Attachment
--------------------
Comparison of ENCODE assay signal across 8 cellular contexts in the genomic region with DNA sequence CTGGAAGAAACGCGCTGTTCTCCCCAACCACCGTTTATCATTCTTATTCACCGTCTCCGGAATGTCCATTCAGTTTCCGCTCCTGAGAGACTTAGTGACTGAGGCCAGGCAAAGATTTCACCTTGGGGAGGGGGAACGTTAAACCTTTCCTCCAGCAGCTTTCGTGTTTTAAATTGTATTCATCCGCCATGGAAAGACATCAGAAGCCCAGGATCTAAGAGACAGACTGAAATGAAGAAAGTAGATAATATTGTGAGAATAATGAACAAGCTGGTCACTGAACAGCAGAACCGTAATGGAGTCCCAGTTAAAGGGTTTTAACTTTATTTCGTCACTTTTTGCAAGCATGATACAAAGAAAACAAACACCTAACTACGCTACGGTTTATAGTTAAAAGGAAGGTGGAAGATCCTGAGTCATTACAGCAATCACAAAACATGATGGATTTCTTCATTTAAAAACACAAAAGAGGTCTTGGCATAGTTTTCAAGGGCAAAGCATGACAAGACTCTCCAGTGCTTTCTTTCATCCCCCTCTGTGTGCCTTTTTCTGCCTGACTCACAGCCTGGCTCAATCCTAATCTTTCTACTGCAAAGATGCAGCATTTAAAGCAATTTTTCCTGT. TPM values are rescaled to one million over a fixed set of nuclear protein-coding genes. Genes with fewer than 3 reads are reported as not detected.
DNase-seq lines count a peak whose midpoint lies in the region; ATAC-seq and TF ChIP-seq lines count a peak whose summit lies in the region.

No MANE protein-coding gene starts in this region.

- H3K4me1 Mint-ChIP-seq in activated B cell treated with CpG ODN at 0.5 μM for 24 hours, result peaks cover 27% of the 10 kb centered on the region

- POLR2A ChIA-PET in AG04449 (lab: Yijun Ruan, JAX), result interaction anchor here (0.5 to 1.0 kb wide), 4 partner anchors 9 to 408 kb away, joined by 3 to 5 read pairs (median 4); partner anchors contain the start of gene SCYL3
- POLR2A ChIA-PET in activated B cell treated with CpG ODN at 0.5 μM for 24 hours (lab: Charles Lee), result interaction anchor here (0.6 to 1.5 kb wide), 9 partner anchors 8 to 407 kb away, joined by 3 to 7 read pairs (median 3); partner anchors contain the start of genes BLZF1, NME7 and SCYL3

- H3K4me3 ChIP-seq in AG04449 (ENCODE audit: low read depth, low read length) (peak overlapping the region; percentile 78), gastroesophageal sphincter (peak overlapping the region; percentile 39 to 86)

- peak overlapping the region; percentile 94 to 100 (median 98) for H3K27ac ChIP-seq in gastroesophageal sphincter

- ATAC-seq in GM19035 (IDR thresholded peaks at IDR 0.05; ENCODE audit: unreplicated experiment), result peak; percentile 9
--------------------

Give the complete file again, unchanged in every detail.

Comparison of ENCODE assay signal across 8 cellular contexts in the genomic region with DNA sequence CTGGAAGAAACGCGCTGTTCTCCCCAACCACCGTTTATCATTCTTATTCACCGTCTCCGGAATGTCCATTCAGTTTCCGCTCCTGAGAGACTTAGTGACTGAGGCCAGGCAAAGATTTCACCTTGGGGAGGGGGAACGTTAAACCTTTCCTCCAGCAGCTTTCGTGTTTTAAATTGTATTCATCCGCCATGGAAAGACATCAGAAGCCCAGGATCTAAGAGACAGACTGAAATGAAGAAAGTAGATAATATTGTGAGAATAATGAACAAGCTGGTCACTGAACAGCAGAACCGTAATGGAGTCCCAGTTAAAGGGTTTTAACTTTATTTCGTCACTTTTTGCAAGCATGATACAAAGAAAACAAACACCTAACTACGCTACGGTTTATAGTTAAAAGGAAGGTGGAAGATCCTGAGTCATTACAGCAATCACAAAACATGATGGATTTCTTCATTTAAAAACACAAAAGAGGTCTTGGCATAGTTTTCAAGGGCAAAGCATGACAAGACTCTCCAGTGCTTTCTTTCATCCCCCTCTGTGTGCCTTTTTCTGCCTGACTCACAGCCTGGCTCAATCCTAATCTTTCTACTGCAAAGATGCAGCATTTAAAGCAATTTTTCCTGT. TPM values are rescaled to one million over a fixed set of nuclear protein-coding genes. Genes with fewer than 3 reads are reported as not detected.
DNase-seq lines count a peak whose midpoint lies in the region; ATAC-seq and TF ChIP-seq lines count a peak whose summit lies in the region.

No MANE protein-coding gene starts in this region.

- H3K4me1 Mint-ChIP-seq in activated B cell treated with CpG ODN at 0.5 μM for 24 hours, result peaks cover 27% of the 10 kb centered on the region

- POLR2A ChIA-PET in AG04449 (lab: Yijun Ruan, JAX), result interaction anchor here (0.5 to 1.0 kb wide), 4 partner anchors 9 to 408 kb away, joined by 3 to 5 read pairs (median 4); partner anchors contain the start of gene SCYL3
- POLR2A ChIA-PET in activated B cell treated with CpG ODN at 0.5 μM for 24 hours (lab: Charles Lee), result interaction anchor here (0.6 to 1.5 kb wide), 9 partner anchors 8 to 407 kb away, joined by 3 to 7 read pairs (median 3); partner anchors contain the start of genes BLZF1, NME7 and SCYL3

- H3K4me3 ChIP-seq in AG04449 (ENCODE audit: low read depth, low read length) (peak overlapping the region; percentile 78), gastroesophageal sphincter (peak overlapping the region; percentile 39 to 86)

- peak overlapping the region; percentile 94 to 100 (median 98) for H3K27ac ChIP-seq in gastroesophageal sphincter

- ATAC-seq in GM19035 (IDR thresholded peaks at IDR 0.05; ENCODE audit: unreplicated experiment), result peak; percentile 9